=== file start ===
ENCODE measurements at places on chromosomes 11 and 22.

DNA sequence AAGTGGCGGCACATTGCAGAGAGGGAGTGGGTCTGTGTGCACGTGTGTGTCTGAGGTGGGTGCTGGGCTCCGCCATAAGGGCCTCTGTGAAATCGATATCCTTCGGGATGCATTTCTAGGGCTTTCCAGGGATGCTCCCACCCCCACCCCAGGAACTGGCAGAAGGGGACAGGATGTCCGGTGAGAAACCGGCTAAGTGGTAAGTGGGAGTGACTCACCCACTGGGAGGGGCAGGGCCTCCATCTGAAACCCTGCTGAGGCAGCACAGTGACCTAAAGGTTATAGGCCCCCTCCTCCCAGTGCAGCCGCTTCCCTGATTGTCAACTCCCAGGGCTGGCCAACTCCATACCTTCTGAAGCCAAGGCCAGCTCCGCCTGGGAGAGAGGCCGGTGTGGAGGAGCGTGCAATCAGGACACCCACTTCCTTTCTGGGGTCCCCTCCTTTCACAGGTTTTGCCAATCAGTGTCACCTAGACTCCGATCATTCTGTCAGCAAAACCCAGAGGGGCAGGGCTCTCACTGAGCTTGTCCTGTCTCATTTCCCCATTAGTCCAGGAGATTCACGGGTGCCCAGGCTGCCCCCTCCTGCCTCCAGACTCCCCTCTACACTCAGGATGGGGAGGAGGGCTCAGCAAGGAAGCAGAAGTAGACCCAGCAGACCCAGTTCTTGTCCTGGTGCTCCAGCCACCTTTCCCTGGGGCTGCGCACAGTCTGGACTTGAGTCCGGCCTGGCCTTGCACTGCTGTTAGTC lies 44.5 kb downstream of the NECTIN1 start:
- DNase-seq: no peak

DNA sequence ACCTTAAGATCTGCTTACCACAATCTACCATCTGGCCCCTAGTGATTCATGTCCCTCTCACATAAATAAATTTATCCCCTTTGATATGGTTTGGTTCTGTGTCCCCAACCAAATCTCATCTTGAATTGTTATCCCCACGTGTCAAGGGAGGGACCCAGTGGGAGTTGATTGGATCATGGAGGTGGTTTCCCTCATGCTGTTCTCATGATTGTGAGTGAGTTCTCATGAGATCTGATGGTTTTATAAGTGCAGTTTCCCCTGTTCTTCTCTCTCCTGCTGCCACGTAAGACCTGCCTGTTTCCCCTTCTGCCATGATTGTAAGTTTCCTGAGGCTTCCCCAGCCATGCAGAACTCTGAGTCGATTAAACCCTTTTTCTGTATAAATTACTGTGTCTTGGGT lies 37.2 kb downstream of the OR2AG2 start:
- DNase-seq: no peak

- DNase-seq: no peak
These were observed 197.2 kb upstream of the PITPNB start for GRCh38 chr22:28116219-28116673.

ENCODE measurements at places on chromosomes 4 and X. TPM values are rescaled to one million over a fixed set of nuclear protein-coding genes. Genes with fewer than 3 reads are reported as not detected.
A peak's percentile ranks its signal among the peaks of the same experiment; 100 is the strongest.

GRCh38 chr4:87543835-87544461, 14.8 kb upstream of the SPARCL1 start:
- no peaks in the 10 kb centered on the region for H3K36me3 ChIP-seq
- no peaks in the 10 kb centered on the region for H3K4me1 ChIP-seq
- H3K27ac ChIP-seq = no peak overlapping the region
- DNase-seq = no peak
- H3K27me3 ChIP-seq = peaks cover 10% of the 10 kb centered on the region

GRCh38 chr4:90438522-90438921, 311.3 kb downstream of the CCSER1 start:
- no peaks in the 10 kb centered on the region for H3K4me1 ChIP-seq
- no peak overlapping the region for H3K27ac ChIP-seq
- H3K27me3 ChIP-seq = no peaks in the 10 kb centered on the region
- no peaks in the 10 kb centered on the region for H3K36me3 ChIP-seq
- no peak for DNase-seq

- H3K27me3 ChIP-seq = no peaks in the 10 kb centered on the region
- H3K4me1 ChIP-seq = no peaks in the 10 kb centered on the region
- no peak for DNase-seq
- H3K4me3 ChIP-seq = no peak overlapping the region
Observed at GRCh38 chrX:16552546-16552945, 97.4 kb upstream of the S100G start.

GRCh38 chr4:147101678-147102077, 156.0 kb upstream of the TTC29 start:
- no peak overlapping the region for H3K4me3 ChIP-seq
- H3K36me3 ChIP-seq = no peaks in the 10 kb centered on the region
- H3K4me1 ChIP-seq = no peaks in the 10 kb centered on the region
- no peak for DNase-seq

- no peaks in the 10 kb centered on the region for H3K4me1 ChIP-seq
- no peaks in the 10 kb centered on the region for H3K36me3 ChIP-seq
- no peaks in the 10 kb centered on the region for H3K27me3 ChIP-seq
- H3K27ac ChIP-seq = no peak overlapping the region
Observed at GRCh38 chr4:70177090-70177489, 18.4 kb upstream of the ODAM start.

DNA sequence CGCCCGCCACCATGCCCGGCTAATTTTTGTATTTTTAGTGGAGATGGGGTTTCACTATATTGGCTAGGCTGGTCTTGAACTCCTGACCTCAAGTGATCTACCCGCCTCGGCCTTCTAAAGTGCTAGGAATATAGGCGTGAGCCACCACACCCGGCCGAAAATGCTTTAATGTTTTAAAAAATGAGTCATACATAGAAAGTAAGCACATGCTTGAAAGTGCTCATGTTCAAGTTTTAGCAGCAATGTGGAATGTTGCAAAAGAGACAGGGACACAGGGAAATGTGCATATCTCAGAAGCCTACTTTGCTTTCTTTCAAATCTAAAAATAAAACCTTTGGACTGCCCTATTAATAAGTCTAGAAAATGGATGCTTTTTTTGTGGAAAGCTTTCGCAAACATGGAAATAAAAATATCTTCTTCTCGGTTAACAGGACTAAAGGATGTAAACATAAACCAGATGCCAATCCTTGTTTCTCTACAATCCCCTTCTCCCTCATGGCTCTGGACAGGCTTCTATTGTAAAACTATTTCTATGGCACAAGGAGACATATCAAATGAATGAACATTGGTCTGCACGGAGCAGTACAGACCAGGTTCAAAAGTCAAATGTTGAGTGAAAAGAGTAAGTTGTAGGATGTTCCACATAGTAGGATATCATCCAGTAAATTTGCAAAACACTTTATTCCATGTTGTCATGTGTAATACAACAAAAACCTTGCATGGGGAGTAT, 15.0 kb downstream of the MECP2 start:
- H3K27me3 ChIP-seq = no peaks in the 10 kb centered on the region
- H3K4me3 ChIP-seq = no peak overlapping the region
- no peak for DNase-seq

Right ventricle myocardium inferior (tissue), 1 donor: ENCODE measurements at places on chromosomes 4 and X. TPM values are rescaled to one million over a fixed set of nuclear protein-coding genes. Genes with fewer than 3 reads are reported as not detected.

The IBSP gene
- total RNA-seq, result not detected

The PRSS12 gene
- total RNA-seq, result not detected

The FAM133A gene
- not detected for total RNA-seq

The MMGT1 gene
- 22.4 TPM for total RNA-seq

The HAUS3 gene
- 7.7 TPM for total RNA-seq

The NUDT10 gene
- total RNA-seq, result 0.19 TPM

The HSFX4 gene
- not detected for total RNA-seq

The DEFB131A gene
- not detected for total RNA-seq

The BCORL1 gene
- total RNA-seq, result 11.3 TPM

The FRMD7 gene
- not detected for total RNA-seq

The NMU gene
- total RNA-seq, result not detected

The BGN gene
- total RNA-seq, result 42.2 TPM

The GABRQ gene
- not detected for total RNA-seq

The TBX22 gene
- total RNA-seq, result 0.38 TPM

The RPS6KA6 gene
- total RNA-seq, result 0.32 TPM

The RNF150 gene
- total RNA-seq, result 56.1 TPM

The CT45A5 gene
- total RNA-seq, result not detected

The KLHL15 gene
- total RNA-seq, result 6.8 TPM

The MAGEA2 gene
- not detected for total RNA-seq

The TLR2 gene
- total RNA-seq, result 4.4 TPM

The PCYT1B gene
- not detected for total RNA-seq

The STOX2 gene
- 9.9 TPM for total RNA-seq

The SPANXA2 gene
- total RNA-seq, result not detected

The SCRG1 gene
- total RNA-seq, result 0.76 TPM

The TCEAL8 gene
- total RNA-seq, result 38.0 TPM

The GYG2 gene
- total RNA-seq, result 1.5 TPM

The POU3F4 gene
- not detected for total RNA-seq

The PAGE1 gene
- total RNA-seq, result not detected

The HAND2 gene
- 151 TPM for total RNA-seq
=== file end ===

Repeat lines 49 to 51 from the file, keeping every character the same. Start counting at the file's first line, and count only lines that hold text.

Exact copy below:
- 22.4 TPM for total RNA-seq

The HAUS3 gene
- 7.7 TPM for total RNA-seq